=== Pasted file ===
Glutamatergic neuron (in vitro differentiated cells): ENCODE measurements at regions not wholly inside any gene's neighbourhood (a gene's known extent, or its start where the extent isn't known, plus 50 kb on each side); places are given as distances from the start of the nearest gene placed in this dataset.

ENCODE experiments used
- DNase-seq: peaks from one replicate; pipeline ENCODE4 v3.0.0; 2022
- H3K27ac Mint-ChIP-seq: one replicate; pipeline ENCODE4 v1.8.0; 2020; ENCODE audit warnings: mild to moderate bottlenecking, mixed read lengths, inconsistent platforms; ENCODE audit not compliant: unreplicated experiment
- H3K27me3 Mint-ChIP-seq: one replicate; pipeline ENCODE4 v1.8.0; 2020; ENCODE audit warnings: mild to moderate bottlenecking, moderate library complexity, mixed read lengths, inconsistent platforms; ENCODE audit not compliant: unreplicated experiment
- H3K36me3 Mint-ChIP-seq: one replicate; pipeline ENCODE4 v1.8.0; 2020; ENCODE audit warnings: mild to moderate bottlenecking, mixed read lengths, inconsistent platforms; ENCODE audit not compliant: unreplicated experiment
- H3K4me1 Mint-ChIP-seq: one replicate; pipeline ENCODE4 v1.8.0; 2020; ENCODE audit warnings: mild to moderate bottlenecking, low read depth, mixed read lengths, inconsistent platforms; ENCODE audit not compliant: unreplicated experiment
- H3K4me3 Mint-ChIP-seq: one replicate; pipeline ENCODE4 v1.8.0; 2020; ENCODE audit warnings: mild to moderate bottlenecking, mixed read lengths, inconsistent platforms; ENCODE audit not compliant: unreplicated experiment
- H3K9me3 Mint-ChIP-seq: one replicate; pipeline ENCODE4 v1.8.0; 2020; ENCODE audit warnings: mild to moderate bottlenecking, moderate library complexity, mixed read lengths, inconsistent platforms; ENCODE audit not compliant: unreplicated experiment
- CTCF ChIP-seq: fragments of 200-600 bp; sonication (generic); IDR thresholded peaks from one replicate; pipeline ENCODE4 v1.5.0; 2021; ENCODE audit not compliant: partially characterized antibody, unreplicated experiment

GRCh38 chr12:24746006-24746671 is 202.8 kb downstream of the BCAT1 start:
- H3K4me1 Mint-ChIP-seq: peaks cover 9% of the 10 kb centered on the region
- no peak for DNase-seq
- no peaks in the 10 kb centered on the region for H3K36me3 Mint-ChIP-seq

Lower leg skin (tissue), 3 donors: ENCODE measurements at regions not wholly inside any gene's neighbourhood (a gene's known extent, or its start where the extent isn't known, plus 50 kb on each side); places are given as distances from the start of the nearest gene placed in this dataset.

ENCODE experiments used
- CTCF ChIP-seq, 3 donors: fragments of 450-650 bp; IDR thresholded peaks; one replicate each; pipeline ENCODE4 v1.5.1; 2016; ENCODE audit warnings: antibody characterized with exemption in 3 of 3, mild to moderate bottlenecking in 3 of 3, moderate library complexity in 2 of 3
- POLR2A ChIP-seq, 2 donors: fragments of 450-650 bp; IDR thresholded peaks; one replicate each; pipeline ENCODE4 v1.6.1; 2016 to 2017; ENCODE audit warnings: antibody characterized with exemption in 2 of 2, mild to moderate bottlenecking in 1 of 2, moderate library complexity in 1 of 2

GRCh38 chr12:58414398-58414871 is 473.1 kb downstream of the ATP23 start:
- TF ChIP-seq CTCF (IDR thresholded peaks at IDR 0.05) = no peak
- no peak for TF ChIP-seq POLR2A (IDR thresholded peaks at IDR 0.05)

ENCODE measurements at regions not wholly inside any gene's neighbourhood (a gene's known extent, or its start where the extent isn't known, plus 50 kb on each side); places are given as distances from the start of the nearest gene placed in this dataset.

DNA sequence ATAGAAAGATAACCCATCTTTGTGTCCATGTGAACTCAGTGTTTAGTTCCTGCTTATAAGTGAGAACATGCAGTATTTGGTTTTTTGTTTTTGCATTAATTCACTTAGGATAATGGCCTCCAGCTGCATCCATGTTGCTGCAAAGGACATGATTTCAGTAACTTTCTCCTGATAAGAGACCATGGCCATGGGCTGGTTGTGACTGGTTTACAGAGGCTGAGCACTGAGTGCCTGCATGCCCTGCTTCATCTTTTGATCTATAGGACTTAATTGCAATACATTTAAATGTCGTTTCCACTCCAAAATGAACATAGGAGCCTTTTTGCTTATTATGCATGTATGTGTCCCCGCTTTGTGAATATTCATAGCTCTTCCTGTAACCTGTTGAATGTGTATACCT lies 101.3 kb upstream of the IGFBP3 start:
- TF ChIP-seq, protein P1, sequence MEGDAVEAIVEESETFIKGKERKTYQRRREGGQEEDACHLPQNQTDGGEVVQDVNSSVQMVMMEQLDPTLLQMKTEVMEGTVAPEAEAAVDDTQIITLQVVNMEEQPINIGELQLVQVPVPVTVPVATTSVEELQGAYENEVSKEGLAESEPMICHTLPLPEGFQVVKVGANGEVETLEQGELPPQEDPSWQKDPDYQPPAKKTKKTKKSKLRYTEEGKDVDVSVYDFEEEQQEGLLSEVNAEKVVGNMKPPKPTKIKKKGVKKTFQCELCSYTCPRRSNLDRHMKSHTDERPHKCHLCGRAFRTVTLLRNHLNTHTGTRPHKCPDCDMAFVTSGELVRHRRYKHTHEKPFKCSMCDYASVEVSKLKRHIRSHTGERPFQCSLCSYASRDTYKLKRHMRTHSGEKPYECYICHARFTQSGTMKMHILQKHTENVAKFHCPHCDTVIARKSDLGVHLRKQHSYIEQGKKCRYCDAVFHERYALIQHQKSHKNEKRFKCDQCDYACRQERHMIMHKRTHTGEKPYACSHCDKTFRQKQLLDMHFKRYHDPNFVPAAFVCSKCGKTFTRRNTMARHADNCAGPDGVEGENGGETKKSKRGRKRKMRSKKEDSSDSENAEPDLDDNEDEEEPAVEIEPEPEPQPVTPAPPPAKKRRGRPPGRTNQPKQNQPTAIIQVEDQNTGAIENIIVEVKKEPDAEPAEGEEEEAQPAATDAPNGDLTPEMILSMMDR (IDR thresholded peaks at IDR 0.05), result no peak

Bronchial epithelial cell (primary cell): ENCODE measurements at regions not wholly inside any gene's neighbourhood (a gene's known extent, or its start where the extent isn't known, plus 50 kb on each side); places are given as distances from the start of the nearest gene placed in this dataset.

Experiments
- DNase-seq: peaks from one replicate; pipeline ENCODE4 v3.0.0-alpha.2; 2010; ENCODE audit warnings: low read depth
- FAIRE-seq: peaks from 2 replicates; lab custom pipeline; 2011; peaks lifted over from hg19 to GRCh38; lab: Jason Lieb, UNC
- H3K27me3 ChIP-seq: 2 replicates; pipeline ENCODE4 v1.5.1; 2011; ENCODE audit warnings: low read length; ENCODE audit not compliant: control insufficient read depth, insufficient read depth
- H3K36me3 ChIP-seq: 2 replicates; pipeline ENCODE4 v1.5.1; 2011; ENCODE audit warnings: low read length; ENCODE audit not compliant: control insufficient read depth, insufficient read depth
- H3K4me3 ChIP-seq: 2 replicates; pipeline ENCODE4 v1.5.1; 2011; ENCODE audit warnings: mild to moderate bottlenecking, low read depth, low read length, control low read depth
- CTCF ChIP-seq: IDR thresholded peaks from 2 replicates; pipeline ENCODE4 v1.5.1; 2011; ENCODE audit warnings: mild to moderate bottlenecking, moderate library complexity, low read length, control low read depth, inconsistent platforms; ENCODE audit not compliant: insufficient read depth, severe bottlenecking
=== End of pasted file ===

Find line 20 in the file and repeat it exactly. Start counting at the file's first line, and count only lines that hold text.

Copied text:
- TF ChIP-seq CTCF (IDR thresholded peaks at IDR 0.05) = no peak